From the early 1880's, Moyses and Abraham Pinto increased their business network by separating themselves from their uncles, and therefore leaving for good the association with the "regatoes".

They will never be "seringalistas". They went from being small merchants to becoming big merchants,"aviadoras", and later on becoming the owners of a small river fleet on the Amazone and its tributaries.

We know that their business prospered because they were the first ones to establish a convenient drop off which they chose very well: Iquitos near the border between Brazil and Peru at the center of the network, and the place where the crops of rubber were gathered. Iquitos more over was Spanish speaking which they spoke rather than Portuguese.

Their business success did not stop increasing until their final return to Tangiers in 1892/93, indeed until the end of the rubber boom. It is their younger brother Samuel who then took over the business around 1895.

The rubber boom made other people rich as well; the city of Manaos, which grew from 5,000 inhabitants in 1879 to 50,000 in 1890 as well as Belen which population increased from 1,500 in1848 to 100,000 by 1890. Incredible display of wealth, like the Opera House in Manaus built by a great Italian architect and where Caruso sang and Sarah Bernhard acted.

Brazil from the Monarchy to the Republic .

When the first Moroccan Jews arrived in Brazil, there still was a monarchy lead by Emperor Dom Pedro II from the House of Braganza. He was the son of Pedro I and the grandson of King Juan VI. The latter had fled Portugal, during the Napoleonian invasion and went to Brazil which had become the seat of the Portuguese Colonial Empire. Don Juan VI had gone back to Portugal once the country had been liberated, leaving his son Dom Pedro I as regent of Brazil. But after having fought against Portugal he had declared the Independence of Brazil and had given himself the title of Emperor of Brazil. Dom Pedro II in the 1880's, towards the end of his life had been delegating his power to his daughter, Princess Isabel, married to the Count of Eu, grandson of King Louis Philippe.

Abraham Pinto tells us that the population hated them.

Brazil was the last Western nation where slavery was still allowed. All the Economic power was in the hands of the "fazendeiros", owners of huge properties whose fortunes came mainly from sugar cane, coffee and cacao, thanks to the the work of millions of slaves.

In 1888, Princess Isabel promulgates the Law Aurea, which will end slavery in Brazil.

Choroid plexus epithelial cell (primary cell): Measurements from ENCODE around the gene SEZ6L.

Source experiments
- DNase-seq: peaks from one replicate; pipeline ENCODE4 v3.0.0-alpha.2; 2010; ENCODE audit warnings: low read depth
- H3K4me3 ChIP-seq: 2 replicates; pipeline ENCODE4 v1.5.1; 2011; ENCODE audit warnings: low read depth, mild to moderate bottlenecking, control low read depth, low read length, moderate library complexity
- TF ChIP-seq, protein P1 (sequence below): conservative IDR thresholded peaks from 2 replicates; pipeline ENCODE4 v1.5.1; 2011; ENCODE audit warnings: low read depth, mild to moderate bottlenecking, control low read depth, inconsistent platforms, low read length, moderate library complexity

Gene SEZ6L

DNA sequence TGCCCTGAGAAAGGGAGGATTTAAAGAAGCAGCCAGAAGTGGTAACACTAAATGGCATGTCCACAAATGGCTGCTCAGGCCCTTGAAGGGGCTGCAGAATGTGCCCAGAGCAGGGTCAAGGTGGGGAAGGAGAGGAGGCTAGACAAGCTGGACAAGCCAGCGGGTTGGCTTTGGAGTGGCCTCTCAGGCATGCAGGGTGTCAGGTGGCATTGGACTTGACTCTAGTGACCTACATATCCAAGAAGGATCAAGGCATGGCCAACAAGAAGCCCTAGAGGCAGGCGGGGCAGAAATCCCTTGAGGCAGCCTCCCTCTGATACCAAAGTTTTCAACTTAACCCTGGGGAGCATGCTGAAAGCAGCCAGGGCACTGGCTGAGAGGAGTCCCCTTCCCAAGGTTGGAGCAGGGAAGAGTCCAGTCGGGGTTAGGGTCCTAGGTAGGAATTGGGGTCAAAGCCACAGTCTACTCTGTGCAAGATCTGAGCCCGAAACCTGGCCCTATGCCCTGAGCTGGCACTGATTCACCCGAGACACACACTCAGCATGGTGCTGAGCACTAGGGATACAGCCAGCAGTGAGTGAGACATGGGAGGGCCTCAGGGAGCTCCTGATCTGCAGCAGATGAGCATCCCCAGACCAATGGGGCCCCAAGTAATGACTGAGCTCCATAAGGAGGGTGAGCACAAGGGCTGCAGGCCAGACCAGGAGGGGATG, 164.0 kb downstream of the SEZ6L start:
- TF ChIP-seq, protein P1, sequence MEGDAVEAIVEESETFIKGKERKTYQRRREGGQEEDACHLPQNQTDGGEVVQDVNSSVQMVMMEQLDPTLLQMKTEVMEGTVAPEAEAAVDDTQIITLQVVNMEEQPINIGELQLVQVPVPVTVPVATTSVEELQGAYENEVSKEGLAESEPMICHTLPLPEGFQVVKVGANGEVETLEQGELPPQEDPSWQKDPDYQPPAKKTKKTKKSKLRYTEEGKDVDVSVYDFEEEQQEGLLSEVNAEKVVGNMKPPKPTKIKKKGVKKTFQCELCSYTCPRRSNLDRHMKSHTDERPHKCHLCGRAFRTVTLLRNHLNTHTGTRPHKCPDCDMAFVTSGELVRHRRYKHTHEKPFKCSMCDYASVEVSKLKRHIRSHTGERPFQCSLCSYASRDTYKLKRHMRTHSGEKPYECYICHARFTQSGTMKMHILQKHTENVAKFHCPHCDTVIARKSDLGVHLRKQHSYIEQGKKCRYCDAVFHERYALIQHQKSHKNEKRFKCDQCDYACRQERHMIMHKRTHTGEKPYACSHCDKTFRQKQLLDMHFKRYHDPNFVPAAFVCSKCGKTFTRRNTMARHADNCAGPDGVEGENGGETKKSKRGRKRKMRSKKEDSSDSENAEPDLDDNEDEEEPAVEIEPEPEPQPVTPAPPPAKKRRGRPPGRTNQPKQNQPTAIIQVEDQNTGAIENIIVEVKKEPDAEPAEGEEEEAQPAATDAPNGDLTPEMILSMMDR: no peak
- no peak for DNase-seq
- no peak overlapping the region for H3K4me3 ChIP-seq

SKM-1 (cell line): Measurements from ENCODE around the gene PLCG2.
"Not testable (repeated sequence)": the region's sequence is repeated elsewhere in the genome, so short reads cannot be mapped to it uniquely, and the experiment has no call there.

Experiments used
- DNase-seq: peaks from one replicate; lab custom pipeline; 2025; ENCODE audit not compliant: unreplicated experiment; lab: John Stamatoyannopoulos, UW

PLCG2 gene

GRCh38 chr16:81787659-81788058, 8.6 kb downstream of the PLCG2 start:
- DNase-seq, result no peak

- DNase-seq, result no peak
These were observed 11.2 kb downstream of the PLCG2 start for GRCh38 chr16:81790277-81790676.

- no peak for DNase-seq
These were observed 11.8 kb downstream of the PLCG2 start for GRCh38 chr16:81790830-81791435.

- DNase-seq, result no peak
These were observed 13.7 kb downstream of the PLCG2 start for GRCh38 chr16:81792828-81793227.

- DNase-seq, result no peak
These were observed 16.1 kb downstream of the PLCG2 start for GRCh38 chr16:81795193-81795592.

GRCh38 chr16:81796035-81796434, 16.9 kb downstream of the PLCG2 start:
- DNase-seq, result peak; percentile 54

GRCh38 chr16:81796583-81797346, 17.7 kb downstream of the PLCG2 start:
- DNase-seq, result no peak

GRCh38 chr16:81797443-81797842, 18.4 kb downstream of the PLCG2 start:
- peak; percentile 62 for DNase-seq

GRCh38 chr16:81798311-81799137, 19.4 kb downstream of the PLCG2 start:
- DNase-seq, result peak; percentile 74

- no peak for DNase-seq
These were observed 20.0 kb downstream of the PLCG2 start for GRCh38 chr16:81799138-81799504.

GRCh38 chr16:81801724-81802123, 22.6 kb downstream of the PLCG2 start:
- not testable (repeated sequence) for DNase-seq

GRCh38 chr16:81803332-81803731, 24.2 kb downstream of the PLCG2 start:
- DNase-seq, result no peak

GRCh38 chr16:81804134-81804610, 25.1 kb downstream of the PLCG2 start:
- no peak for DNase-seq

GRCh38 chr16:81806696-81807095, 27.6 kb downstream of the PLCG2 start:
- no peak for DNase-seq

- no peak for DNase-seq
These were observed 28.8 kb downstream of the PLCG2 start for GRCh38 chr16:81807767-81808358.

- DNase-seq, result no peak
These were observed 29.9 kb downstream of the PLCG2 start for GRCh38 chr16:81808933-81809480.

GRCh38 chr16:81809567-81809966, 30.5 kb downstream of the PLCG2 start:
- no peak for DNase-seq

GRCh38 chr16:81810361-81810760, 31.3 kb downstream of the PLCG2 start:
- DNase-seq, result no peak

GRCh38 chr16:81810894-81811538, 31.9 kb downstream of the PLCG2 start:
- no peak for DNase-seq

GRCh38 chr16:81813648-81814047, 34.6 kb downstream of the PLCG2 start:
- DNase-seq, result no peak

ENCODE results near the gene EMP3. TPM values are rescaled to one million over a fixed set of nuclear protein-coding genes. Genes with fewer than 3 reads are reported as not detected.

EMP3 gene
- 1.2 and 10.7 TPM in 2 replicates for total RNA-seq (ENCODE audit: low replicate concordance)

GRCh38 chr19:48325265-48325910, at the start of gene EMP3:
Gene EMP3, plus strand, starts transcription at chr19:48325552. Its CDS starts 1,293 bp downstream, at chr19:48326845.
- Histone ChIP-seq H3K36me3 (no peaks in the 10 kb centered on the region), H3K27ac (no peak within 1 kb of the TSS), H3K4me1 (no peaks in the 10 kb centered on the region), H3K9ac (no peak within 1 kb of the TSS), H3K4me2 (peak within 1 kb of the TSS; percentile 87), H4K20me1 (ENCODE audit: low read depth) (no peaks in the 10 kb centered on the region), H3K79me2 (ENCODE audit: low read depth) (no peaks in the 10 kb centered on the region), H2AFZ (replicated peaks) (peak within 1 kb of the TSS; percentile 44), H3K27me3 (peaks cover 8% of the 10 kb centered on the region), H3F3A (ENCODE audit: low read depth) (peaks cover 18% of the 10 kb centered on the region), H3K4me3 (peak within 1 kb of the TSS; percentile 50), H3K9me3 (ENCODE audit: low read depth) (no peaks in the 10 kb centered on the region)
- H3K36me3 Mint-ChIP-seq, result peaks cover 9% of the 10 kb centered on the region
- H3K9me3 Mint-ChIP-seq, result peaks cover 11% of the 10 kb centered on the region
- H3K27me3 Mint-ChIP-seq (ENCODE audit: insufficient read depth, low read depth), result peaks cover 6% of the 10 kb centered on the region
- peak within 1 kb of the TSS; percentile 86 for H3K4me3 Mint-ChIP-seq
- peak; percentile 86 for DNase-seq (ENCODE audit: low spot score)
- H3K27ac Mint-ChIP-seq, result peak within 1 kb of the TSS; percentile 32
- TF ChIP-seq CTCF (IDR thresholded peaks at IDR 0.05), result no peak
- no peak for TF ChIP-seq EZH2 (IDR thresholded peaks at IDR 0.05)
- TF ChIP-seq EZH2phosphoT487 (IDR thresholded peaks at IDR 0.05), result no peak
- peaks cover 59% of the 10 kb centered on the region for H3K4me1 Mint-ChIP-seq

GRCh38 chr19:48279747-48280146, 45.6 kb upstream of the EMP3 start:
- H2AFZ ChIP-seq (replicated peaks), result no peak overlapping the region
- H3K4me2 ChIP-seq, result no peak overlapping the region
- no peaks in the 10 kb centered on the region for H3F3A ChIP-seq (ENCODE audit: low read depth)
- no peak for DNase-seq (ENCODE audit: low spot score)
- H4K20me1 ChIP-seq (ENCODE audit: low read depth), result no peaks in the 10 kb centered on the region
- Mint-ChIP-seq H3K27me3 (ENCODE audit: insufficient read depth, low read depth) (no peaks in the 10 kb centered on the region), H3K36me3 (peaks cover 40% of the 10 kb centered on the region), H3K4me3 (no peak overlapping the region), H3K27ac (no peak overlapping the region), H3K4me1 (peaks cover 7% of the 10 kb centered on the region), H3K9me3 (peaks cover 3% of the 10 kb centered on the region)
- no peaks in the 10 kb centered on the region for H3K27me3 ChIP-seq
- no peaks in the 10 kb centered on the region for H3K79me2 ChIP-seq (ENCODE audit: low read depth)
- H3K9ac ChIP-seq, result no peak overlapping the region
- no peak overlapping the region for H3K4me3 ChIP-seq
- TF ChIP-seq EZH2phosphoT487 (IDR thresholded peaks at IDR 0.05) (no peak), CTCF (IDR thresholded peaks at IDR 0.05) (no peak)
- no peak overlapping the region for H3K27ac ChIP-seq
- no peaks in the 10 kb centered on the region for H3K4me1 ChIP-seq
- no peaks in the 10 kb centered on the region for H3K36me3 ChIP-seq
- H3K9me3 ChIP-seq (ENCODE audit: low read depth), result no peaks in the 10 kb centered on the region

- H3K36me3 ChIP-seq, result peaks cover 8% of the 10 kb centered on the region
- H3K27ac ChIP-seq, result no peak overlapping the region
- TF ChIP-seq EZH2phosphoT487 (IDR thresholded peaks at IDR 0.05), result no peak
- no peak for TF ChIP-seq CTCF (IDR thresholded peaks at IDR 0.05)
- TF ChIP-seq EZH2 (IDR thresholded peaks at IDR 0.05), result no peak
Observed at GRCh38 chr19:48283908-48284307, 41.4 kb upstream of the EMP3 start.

This grand gesture will be fatal to the monarchy, because it went against the interests of the landowners who managed to establish a Republic in 1889. But something incredible had happened in the state of the Amazonian region: slavery had been abolished in 1881, under the influence of the Free Masons Lodges to which many of the Moroccan Jews belonged. Anyhow there was always a very small black presence in the north of Brazil. And the new slaves were Indians and people of mixed races, people who came from the state of Ceara, a region in the interior of the country, one of the poorest regions of Brazil. For centuries there had suffered terrible droughts.

The Establishment of a network of Jewish Institutions

With the proclamation of the Republic of Brazil in 1889 secular life was established. Judaism was acknowledged and the "Hebraicos" could officially build synagogues and Jewish cemeteries, after having celebrated their traditions for so many years in private houses, particularly in the home of the wealthy Isaac Elias Israel, of the great "Casa Aviadora Israel y CIA" whose family came from England. Two synagogues were built in Belem, Shaa Hashamaim financed by Isaac Levy, and, in 1899, Essex Abraham with funds coming from successful Moroccan.

The Santa Isabel cemetery in Belem was the first cemetery open to everyone: from the disadvantaged to the slaves, even to non-Catholic victims of epidemics. Protestants and Jews were finally accepted into a Brazilian cemetery, whereas up to that time, they were hastily buried in parcels of land offered reluctantly.

Jewish charitable organizations started appearing, such as the Hebra Guemilat Hassidim, the first one to help Moroccan Jews in need so they could be buried with the proper Jewish rituals. However not all of these organizations succeeded financially.

They had their own democratic statutes, and voted to elect their officials to the different available positions. Their endowments were set up with donations in cash or gifts in kind, such as jewelry. Some of the Moroccan Jews even made monthly contributions. Since its inception, the Shaar Hashamaim Synagogue offered the services of a physician and of a nurse for emergency care, after which those services were sub contracted through agreements with the hospitals. Help was given to the less fortunate as well as to families of the deceased in need. They paid for return tickets to Morocco for those widows who could not afford to do so, and all families were given the proper Jewish burial rituals.